QUANTUM TECHNOLOGIES AGAINST FRAUD AND FAKE NEWS
- The Spanish ministry for Science and Innovation granted more than 600k€ through the Proyectos Líneas Estratégicas Colaboración (PLEC) to the “Few-qubit quantum hardware, algorithms and codes, on photonic and solid-state systems (PLEC2021-008251)” project
- The project will be developed by a research consortium from Multiverse Computing, TECNUN and Material Physics Center (CFM-MPC). The experimental part will be led by Gabriel Molina-Terriza, Ikerbasque professor at CFM-MPC.
- The main goal is to develop a few-qubit photonic and solid-state quantum processor that is remotely accessible.
The PLEC funding scheme is born with the aim of pushing forward one of the quantum technologies of the near future in the Spanish area. A team from Donostia-San Sebastian, has been granted 600k€ to create a home-made few-qubit photonic and solid-state quantum processor with ground-breaking capabilities: being accessible via cloud computing, usable for solving complex optimization and classification problems, and robust and resilient to noise.
Prof. Molina-Terriza, head of the “Quantum nanophotonics lab” group at CFM-MPC, will lead the experimental objectives of this project, while the group of prof. Crespo in Tecnun will provide theoretical support. Taking advantage of the in-house developed hardware, Multiverse Computing will develop algorithms tackling important societal problems such as financial fraud detection and fake news identification.
The system will be based on an optically addressable two-qubits processor, specially designed to satisfy the needs of the algorithms proposed by Multiverse Computing. Because these kinds of systems are prone to have low fidelities due to photon loss or spin dephasing, the group of prof. Crespo in TECNUN will provide theoretical support for error-correcting the processor. Furthermore, the goal is to make the quantum systems in prof. Molina-Terriza’s laboratory available for external use and remotely controlled. These systems have already been proven to work on table-top experiments and even some of them are commercially available. Therefore, the project does not focus on the scalability of these systems to perform universal quantum computation, but on the industrial needs to have this technology readily available in Spain in order to develop new systems and algorithms and, at the same time, consolidate Spanish quantum technologies.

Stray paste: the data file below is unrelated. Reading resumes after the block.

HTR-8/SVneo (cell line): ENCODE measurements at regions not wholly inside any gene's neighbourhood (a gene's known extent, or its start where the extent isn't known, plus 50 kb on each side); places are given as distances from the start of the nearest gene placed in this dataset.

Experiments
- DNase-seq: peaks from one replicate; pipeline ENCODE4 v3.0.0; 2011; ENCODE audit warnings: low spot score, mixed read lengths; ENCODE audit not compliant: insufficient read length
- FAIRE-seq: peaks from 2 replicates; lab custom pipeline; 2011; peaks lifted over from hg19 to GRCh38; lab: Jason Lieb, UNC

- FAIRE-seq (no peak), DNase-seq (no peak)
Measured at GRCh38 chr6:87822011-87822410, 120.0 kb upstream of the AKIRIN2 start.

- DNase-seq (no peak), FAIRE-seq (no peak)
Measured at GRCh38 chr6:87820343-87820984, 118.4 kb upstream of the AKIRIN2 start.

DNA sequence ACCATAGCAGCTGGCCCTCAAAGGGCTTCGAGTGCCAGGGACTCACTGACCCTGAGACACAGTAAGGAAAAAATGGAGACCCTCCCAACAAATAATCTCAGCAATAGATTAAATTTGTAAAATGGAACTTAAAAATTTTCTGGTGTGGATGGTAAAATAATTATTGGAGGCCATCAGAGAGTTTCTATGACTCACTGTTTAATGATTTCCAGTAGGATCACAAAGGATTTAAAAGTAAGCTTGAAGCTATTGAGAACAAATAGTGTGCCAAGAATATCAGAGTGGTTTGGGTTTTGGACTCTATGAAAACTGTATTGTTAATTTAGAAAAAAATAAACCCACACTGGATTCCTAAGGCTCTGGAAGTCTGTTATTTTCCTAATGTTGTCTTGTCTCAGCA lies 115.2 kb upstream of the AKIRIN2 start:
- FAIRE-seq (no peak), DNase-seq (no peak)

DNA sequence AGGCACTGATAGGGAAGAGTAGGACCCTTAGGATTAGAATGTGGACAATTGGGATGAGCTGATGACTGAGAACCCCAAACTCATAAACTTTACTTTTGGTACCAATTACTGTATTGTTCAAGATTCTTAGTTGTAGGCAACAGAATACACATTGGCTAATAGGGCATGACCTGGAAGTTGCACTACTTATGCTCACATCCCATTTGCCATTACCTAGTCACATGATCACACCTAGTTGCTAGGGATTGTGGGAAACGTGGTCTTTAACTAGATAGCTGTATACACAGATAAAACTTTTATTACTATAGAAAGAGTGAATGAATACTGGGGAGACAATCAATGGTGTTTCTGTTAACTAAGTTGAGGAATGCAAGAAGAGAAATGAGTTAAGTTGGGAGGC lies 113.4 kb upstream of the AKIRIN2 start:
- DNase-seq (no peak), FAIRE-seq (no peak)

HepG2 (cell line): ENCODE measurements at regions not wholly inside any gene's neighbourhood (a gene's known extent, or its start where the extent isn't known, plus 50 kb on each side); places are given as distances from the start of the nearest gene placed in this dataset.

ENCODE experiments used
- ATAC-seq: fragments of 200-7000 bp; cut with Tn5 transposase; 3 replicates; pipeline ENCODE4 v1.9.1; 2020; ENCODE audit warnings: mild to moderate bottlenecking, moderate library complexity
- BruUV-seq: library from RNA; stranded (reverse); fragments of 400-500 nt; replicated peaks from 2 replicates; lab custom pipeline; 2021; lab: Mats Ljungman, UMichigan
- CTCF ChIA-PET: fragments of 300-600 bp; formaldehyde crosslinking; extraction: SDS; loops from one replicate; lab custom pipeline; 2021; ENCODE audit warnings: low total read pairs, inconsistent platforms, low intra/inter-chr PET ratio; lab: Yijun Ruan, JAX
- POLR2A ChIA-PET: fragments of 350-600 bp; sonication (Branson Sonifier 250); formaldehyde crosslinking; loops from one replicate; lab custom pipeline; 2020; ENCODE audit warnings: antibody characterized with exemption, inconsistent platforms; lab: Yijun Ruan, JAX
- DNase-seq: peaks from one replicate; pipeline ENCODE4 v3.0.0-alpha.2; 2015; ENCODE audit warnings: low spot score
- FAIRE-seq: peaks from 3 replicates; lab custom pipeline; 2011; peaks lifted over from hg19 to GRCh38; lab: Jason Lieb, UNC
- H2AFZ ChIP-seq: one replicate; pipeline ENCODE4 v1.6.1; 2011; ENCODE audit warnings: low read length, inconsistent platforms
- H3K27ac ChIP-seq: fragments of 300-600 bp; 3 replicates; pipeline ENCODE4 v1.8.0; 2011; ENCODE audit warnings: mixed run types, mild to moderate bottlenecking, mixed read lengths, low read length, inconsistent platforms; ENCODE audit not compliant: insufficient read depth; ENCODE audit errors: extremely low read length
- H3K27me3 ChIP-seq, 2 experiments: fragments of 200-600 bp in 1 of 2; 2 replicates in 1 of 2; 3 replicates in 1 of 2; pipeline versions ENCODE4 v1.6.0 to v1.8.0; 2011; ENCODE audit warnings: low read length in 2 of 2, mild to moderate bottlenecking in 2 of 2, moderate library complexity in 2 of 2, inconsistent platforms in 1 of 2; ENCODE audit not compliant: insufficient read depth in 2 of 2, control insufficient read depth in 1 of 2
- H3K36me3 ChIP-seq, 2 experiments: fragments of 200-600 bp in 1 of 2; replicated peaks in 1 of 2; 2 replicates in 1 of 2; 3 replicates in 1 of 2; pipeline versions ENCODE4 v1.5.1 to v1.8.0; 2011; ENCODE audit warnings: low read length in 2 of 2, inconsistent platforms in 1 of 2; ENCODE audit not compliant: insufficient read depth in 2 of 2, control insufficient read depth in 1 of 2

Importantly, this project funded through PLEC, will help strengthening collaboration between academia and companies to foster developments and technologies, as well as create the right environment for the practical training of quantum researchers and technologists, which will be a key element for the required industry transformation in the medium-long term.
Grant PLEC2021-008251 was funded by MCIN/AEI/10.13039/501100011033 and by the European Union NextGenerationEU/PRTR.